If the privileges given to married people were rights, then I would also be able to demand them. But I can’t demand them, because I haven’t chosen to enter into marriage as defined by the state. If they’re rights, then I’m currently not receiving equal protection of the law, because I’m not receiving those privileges. But they’re not rights, they’re privileges granted to people who are married, and no individual is denied the right to get married. Not me, not anybody else. The fact that people don’t want to agree to the terms of marriage is up to them, but the government isn’t denying me my rights just because I don’t want to agree to the terms of marriage. It would only be denying me my rights if it told me that I, as an individual, would not be allowed to marry under the same boundaries everyone else marries. If it added an extra qualification to exclude me as an individual, then my rights would be being denied.

    I don’t at all deny that this impacts people, but I can’t deny that marriage is a particular thing and not just whatever we want it to be. What’s true about our current rights doesn’t change just because it’s an emotional situation. And I’m certainly not for preventing homosexuals from being together or pledging themselves to each other.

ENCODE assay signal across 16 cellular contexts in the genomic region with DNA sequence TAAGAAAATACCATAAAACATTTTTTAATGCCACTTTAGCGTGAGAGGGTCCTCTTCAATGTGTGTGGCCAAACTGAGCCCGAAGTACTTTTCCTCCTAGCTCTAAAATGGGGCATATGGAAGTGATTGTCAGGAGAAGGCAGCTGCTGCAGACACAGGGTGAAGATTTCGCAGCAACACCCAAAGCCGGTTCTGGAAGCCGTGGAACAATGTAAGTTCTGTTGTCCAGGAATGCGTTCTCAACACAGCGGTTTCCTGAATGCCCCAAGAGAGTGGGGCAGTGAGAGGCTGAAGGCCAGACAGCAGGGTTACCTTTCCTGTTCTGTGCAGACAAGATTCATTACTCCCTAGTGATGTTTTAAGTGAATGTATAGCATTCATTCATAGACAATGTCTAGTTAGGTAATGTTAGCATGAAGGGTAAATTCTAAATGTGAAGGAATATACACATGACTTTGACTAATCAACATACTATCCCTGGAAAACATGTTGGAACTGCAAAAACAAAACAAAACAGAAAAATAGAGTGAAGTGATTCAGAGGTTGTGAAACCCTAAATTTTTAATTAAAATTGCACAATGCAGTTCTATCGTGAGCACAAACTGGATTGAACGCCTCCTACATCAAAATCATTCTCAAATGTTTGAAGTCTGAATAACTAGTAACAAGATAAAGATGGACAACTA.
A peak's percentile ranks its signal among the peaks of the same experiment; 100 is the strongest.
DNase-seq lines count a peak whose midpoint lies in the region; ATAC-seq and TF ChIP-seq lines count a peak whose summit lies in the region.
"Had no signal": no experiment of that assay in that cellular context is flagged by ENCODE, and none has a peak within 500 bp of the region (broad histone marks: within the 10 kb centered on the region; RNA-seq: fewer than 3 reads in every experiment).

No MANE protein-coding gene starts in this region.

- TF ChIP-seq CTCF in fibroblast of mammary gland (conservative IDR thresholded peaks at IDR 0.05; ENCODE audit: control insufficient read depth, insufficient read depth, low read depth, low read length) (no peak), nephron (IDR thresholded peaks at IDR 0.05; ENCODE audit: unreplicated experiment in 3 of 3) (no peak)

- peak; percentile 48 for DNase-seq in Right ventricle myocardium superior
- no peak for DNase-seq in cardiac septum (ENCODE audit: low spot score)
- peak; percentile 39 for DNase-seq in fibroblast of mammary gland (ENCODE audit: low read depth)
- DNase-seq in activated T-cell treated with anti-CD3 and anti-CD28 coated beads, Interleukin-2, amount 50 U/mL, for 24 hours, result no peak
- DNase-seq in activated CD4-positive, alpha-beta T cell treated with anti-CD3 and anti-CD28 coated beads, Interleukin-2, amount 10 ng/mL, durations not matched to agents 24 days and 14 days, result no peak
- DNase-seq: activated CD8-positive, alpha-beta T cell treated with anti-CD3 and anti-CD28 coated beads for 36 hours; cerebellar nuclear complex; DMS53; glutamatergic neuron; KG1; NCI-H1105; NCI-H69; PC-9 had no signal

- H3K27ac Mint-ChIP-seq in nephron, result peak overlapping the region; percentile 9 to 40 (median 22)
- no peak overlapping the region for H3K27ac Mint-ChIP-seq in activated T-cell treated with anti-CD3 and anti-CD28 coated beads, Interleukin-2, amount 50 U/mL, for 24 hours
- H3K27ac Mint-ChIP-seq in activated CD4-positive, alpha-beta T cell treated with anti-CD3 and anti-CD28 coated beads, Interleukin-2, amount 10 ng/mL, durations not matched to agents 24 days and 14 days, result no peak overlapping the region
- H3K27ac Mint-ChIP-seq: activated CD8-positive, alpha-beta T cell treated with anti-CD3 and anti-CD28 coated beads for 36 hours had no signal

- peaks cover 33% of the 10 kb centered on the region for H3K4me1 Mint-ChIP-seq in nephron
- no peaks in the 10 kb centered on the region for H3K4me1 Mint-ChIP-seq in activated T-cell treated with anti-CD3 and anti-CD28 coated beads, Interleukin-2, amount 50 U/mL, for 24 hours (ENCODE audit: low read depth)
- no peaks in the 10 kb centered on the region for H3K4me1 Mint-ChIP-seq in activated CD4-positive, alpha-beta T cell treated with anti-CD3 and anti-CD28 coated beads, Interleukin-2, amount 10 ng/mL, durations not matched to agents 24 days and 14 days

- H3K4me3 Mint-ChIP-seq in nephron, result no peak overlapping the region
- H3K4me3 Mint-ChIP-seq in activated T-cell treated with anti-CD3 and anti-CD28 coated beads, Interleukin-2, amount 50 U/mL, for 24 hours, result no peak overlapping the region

7. Benjamin said:

    Fascinating. It’s an individual right, you say? It’s not for couples? All I have to do is decide, as an individual, that I want to be married?

    So, your theory is that if I want to get married, I can just walk down to town hall, by myself, and get married? My legal status will be that I’m married, I’ll be listed as a husband from that day forward, and I’ll be able to soak up all the benefits that two people normally have to share all by myself? This sounds like a great deal, I’m fairly shocked that more people haven’t taken it.

    OR, you’re flatly wrong and the embarrassingly small circle that is your thought process on the matter just keeps arriving at the same obvious logical fallacy.

    I suppose I’ll find out tomorrow when I go to my county clerk’s office to tie my own knot, eh?

  8. Amy Hall said:

    Benjamin, you know that’s not what I’m saying.

  9. Benjamin said:

    No, you’re saying that the law only recognizes individuals as able to have rights even though it unambiguously recognizes couples’ rights, that everybody has the same rights even though different people explicitly have different rights, that denying one person rights that another has somehow doesn’t make their rights unequal, and that issues dealing directly with people’s rights that may tangentially involve revision of legal vocabulary terms is a definitional issue rather than a rights one.

    I assume that the civil rights movement wasn’t a rights movement either so much as a debate over the definition of “person”? That women’s suffrage was not a movement for women’s rights but rather a movement to redefine “voter”? That any obvious, obvious argument involving the rights of individuals can somehow be reduced to an abstract debate over the definition of whatever right they’re fighting for?